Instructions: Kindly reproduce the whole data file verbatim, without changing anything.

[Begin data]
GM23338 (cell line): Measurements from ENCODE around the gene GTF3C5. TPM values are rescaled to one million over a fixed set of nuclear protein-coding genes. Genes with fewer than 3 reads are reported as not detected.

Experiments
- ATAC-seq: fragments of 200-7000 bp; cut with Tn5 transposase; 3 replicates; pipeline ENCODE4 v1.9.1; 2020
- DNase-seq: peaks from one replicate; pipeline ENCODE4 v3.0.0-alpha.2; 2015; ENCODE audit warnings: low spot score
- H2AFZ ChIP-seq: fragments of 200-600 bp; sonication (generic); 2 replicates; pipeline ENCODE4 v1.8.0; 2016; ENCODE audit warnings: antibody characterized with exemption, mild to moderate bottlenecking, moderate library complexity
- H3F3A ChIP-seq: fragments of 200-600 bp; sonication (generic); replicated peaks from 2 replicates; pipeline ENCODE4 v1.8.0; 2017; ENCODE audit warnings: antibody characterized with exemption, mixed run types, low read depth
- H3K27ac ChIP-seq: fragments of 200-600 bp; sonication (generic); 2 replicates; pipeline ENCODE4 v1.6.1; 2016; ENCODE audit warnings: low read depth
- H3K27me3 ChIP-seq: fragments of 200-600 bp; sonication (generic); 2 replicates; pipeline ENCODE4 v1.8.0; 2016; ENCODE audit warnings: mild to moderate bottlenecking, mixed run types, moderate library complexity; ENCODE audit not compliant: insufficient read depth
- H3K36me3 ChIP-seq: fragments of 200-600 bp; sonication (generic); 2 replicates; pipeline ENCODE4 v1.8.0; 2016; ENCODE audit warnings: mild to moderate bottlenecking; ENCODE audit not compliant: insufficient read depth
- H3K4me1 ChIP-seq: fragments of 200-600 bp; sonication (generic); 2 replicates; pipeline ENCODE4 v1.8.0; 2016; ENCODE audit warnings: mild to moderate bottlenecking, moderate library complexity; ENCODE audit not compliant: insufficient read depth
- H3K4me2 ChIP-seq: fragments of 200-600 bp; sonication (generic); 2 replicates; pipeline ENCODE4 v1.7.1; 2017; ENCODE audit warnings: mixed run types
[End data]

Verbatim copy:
GM23338 (cell line): Measurements from ENCODE around the gene GTF3C5. TPM values are rescaled to one million over a fixed set of nuclear protein-coding genes. Genes with fewer than 3 reads are reported as not detected.

Experiments
- ATAC-seq: fragments of 200-7000 bp; cut with Tn5 transposase; 3 replicates; pipeline ENCODE4 v1.9.1; 2020
- DNase-seq: peaks from one replicate; pipeline ENCODE4 v3.0.0-alpha.2; 2015; ENCODE audit warnings: low spot score
- H2AFZ ChIP-seq: fragments of 200-600 bp; sonication (generic); 2 replicates; pipeline ENCODE4 v1.8.0; 2016; ENCODE audit warnings: antibody characterized with exemption, mild to moderate bottlenecking, moderate library complexity
- H3F3A ChIP-seq: fragments of 200-600 bp; sonication (generic); replicated peaks from 2 replicates; pipeline ENCODE4 v1.8.0; 2017; ENCODE audit warnings: antibody characterized with exemption, mixed run types, low read depth
- H3K27ac ChIP-seq: fragments of 200-600 bp; sonication (generic); 2 replicates; pipeline ENCODE4 v1.6.1; 2016; ENCODE audit warnings: low read depth
- H3K27me3 ChIP-seq: fragments of 200-600 bp; sonication (generic); 2 replicates; pipeline ENCODE4 v1.8.0; 2016; ENCODE audit warnings: mild to moderate bottlenecking, mixed run types, moderate library complexity; ENCODE audit not compliant: insufficient read depth
- H3K36me3 ChIP-seq: fragments of 200-600 bp; sonication (generic); 2 replicates; pipeline ENCODE4 v1.8.0; 2016; ENCODE audit warnings: mild to moderate bottlenecking; ENCODE audit not compliant: insufficient read depth
- H3K4me1 ChIP-seq: fragments of 200-600 bp; sonication (generic); 2 replicates; pipeline ENCODE4 v1.8.0; 2016; ENCODE audit warnings: mild to moderate bottlenecking, moderate library complexity; ENCODE audit not compliant: insufficient read depth
- H3K4me2 ChIP-seq: fragments of 200-600 bp; sonication (generic); 2 replicates; pipeline ENCODE4 v1.7.1; 2017; ENCODE audit warnings: mixed run types